Last year, the American Psychological Association issued new guidelines for the diagnosis of autism spectrum disorder. But new research from Columbia University School of Nursing in New York, NY, suggests that these guidelines could leave thousands of children who have developmental delays without autism diagnosis, meaning they will miss out on social services, educational support and medical benefits.

The study findings were recently published in the Journal of Autism and Developmental Disorders.

According to the Centers for Disease Control and Prevention (CDC), approximately 1 in 88 children in the US have been diagnosed with autism spectrum disorder (ASD).

For the diagnosis of psychiatric conditions, the American Psychological Association (APA) provide a tool called the Diagnostic and Statistical Manual of Mental Disorders (DSM).

Until last year, health care professionals had been using the fourth edition of a manual called the DSM-IV-TR to diagnose ASD.

This manual included three specific subgroups that were under the definition of ASD. These were autistic disorder (AD), Asperger’s disorder and pervasive development disorder-not otherwise specified (PDD-NOS).

However, the APA introduced a revised fifth manual for ASD diagnosis in May 2013 called DSM-5. This manual has limited the range of criteria for ASD diagnosis and completely eliminated the three subgroups included in the old manual.

A new category has also been added to the the DSM-5 manual – social communication disorder (SCD). This category aims to diagnose individuals with impairments in verbal and nonverbal communication who do not have any other characteristics linked to autism.

The APA state that some individuals who would have been diagnosed with PDD-NOS under the old manual would fall under the SCD category using the new manual.

To determine how the new guidelines impact ASD diagnosis compared with the old guidelines, Kristine M. Kulage, director of the Office of Scholarship and Research Development at Columbia Nursing, and colleagues reviewed 418 studies looking at autism diagnosis, of which 14 met inclusion criteria.

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Researchers say that under the new DSM-5 manual, autism diagnosis has reduced by more than one third, compared with the number of autism cases that would have been diagnosed under the old guidelines.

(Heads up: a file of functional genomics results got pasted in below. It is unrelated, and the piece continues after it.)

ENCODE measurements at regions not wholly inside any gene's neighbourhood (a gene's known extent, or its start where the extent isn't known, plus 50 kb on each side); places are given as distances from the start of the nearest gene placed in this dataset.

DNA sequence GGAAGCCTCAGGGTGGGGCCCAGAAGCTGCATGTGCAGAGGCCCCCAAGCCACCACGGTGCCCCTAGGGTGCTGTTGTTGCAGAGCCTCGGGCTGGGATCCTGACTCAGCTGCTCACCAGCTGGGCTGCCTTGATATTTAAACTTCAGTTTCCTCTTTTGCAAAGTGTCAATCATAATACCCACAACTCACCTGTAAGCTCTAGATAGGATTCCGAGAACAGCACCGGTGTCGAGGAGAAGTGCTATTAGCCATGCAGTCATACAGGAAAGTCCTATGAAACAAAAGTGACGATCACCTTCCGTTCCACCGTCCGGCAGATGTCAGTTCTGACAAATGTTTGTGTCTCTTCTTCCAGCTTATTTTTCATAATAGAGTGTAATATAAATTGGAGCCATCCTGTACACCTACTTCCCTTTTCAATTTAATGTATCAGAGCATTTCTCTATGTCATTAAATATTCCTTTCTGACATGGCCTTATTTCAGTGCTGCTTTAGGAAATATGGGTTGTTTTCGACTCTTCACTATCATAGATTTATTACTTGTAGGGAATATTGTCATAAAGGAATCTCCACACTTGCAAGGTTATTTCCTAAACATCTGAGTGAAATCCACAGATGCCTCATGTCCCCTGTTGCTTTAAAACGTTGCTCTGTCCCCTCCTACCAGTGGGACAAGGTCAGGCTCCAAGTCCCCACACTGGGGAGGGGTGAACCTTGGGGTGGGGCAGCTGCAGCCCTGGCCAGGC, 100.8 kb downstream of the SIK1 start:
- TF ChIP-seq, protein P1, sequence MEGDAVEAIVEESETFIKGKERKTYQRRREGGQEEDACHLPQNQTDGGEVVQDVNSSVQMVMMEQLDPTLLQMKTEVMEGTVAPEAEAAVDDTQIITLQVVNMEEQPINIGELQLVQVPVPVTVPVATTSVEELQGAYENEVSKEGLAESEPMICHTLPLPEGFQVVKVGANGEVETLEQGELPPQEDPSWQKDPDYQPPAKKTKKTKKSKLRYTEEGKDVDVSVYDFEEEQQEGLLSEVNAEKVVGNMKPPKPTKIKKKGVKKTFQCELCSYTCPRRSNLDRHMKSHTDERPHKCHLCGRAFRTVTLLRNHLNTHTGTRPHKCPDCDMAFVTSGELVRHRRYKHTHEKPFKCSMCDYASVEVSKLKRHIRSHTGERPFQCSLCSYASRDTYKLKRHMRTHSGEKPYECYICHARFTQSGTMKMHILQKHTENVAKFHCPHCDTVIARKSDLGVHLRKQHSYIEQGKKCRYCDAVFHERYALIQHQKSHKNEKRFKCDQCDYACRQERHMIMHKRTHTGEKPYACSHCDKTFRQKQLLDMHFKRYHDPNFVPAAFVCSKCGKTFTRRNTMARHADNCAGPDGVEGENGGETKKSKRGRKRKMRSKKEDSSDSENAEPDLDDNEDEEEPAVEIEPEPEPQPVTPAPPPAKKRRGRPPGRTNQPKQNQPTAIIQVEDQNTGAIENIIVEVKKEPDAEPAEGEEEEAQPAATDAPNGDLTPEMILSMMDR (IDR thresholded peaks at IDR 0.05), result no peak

From this, the researchers found that under the new DSM-5 manual, there were 31% fewer ASD diagnoses, compared with the number of ASD cases that would have been diagnosed using the old DSM-IV-TR manual.

There was a 22% decrease in AD diagnosis and a 70% decrease in PDD-NOS diagnosis under the DSM-5 manual, compared with what there would have been under the DSM-IV-TR manual.

Furthermore, the investigators found that some individuals who failed to meet the criteria for ASD diagnosis under the new DSM-5 manual also failed to meet criteria for SCD.

The researchers say they did find a decrease in diagnosis for Asperger’s disorder using the DSM-5 manual, but they note that the reduction was not statistically significant.

According to Kulage, the team’s findings are worrying for children with developmental delays.

She says:

This study raises a concern that a medical provider diagnosing a child under the new guidelines won’t find the child to be on the autism spectrum, when the same child under the old criteria might have been diagnosed with ASD.

We are potentially going to lose diagnosis and treatment for some of the most vulnerable kids who have developmental delays. In many instances, children require a diagnosis of ASD to receive medical benefits, educational support and social services.”

Medical News Today recently reported on another study, published in the Journal of the American Academy of Child and Adolescent Psychiatry, that came across similar results.

In this study, researchers found that children who had been identified as having ASD by a health care or education professional were more likely to meet criteria in the DSM-5 manual, compared with the DSM-IV-TR manual. However, they were less likely to be diagnosed with ASD.